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HIV/AIDS victims still battling bias

May 15, 2009

Despite constant efforts by the government to raise awareness of HIV/AIDS, discrimination against the disease is still rife among Chinese people, including health professionals.

A recent survey by the Chinese Centers of Disease Control and Prevention (CDC) found that 46 percent of the 9,000 people polled who do not work in the medical field discriminated against HIV/AIDS sufferers. Among the 7,700 health workers surveyed, 25 percent discriminated against people living with HIV/AIDS.

The discrimination tends to take the form of avoiding the sufferers, or to be unwilling to shake hands, talk or dine with them. The survey was conducted in 18 cities of seven provinces including Jilin, Gansu and Liaoning.

Bai Laoshi with the Beijing-based Ark of Love, a support society for people living with HIV/AIDS, said they receive piles of complaints every year from sufferers related to discrimination.

"The most unforgivable and frustrating is from health workers," he said. Even in big cities like Beijing and Shanghai, some HIV positive patients have reportedly been expelled from the surgical room.

Qiu Renzhong, a bioethicist at the Chinese Academy of Social Sciences told China Daily that if discrimination is not removed, the war against HIV/AIDS cannot be won.

The government has to pay more attention to the issue of discrimination and take forceful actions like improving the existing anti-HIV/AIDS discrimination law, training law enforcement workers and harshly punishing those found to have harmed sufferers' rights in terms of health care, employment, education and insurance, Qiu said.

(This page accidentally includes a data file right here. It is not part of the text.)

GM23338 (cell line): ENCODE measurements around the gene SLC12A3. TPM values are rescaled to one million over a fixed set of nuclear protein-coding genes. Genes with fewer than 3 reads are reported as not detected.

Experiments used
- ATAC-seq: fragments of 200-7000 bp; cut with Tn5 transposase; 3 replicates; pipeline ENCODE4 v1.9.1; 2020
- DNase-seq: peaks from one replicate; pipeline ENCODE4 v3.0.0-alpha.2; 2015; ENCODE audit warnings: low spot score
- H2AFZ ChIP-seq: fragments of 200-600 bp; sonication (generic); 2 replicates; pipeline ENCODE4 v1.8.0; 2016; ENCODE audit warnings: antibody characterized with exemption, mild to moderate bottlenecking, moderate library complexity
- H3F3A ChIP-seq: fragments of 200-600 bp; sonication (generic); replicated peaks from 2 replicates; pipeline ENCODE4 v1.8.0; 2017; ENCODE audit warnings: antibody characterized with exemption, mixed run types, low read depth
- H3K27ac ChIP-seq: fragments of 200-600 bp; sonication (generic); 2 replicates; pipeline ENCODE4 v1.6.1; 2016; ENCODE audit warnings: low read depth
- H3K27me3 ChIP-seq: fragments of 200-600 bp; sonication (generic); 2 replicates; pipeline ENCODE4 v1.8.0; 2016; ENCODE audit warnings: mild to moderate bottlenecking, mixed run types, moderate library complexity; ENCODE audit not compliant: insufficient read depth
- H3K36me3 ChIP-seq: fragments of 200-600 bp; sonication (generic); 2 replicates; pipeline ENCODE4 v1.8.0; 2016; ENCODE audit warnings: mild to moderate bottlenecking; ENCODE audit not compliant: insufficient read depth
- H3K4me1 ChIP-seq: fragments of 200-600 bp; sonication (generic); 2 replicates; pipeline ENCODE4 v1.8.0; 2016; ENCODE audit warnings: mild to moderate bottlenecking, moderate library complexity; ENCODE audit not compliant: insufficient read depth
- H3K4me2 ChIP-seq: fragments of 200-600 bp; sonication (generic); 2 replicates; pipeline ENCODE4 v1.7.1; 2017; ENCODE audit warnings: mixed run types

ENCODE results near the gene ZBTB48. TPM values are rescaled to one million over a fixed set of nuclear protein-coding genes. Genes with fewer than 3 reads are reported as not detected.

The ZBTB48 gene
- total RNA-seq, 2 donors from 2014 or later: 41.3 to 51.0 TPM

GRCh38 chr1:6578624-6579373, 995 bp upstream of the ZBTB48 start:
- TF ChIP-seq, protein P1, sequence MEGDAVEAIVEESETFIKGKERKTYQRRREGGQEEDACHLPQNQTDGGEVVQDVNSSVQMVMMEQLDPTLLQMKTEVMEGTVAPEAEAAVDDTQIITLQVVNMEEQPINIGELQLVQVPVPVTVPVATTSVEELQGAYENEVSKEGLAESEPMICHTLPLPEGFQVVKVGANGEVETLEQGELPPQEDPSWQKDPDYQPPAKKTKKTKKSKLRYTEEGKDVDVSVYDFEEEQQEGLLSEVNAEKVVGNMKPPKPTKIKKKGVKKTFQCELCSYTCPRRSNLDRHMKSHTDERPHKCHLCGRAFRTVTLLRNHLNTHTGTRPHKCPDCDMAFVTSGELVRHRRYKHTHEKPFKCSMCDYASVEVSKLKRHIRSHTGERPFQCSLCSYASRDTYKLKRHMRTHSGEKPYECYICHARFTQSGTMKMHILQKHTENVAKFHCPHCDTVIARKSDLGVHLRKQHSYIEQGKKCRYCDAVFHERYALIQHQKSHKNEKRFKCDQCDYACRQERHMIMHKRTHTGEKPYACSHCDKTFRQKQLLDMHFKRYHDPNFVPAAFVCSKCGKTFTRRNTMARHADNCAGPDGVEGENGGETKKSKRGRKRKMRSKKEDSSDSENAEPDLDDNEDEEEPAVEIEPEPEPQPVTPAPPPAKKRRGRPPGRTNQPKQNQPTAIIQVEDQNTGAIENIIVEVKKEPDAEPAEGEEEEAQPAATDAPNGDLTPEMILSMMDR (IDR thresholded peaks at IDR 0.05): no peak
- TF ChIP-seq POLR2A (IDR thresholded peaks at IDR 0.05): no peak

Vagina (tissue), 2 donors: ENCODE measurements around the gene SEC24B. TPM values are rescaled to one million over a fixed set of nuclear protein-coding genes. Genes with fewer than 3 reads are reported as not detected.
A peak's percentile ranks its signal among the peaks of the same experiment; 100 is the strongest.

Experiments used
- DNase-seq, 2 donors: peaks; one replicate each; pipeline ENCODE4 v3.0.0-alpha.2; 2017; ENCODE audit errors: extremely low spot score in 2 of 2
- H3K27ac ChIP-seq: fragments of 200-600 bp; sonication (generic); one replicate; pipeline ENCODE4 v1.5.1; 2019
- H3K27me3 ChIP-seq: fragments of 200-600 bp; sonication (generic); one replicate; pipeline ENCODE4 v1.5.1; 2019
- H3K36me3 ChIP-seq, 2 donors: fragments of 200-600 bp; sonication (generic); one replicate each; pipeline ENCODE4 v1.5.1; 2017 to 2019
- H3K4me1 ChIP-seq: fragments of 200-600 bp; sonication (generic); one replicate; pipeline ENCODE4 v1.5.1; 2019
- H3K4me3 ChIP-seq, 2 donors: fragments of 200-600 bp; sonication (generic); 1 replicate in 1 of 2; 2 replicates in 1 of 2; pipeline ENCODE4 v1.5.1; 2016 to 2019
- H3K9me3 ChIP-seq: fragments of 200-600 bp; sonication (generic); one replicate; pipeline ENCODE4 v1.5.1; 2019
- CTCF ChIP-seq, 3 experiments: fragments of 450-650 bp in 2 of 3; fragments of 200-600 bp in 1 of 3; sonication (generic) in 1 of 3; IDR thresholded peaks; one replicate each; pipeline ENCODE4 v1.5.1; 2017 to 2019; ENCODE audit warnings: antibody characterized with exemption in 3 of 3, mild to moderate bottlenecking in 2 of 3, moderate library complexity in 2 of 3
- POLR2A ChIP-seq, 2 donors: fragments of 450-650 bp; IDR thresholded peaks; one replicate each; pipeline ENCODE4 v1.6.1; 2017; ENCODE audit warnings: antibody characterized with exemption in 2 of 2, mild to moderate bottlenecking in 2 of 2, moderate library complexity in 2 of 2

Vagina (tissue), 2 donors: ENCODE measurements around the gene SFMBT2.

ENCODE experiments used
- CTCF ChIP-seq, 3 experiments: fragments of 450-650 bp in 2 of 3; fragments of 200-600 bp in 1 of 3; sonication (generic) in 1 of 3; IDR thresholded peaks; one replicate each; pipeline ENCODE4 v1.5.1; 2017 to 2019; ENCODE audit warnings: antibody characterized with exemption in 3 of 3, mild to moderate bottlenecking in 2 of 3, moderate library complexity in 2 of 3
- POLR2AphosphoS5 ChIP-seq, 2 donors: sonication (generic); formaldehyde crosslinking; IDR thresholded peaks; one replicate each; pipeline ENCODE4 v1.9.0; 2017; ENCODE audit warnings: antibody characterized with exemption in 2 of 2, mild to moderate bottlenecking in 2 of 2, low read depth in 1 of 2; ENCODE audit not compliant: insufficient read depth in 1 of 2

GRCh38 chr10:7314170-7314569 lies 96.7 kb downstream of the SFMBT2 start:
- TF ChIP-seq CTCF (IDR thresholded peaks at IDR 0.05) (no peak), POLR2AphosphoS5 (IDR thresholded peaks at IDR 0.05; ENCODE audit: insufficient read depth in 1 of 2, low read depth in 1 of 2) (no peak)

Currently, the government relies mainly on free testing and medications for sufferers, and vaccine research, he said.

To help eliminate the discrimination, in recent years State leaders have visited and shaken hands with AIDS patients every Dec 1, World AIDS Day. The government has launched a great number of awareness raising projects across the nation.

"The efforts pay off," said the CDC's Xiao Yan, who is responsible for conducting the survey about HIV/AIDS discrimination. The survey has been conducted yearly since 2006.

"The findings of the latest survey are still not satisfactory," said "But we see improvement compared with last year," she said, adding the figures among the laymen and health workers polled last year were 59 percent and 34 percent respectively.

China now has 700,000 people living with HIV/AIDS, according to estimates from the Ministry of Health and the United Nations Joint Programme on HIV/AIDS.

Notably, only 260,000 of the sufferers can be reached by health specialists for treatment and support, according to Qiu, a stark contrast with the US, where 75 percent of HIV positive people can be tracked.

"The lower rate in China is mainly because of widespread discrimination and the poor job done by hospitals in protecting patients' privacy, which turns sufferers away," he said.


Tags: HIV/AIDS, Chinese Centers of Disease Control and Prevention, CDC, discrimination


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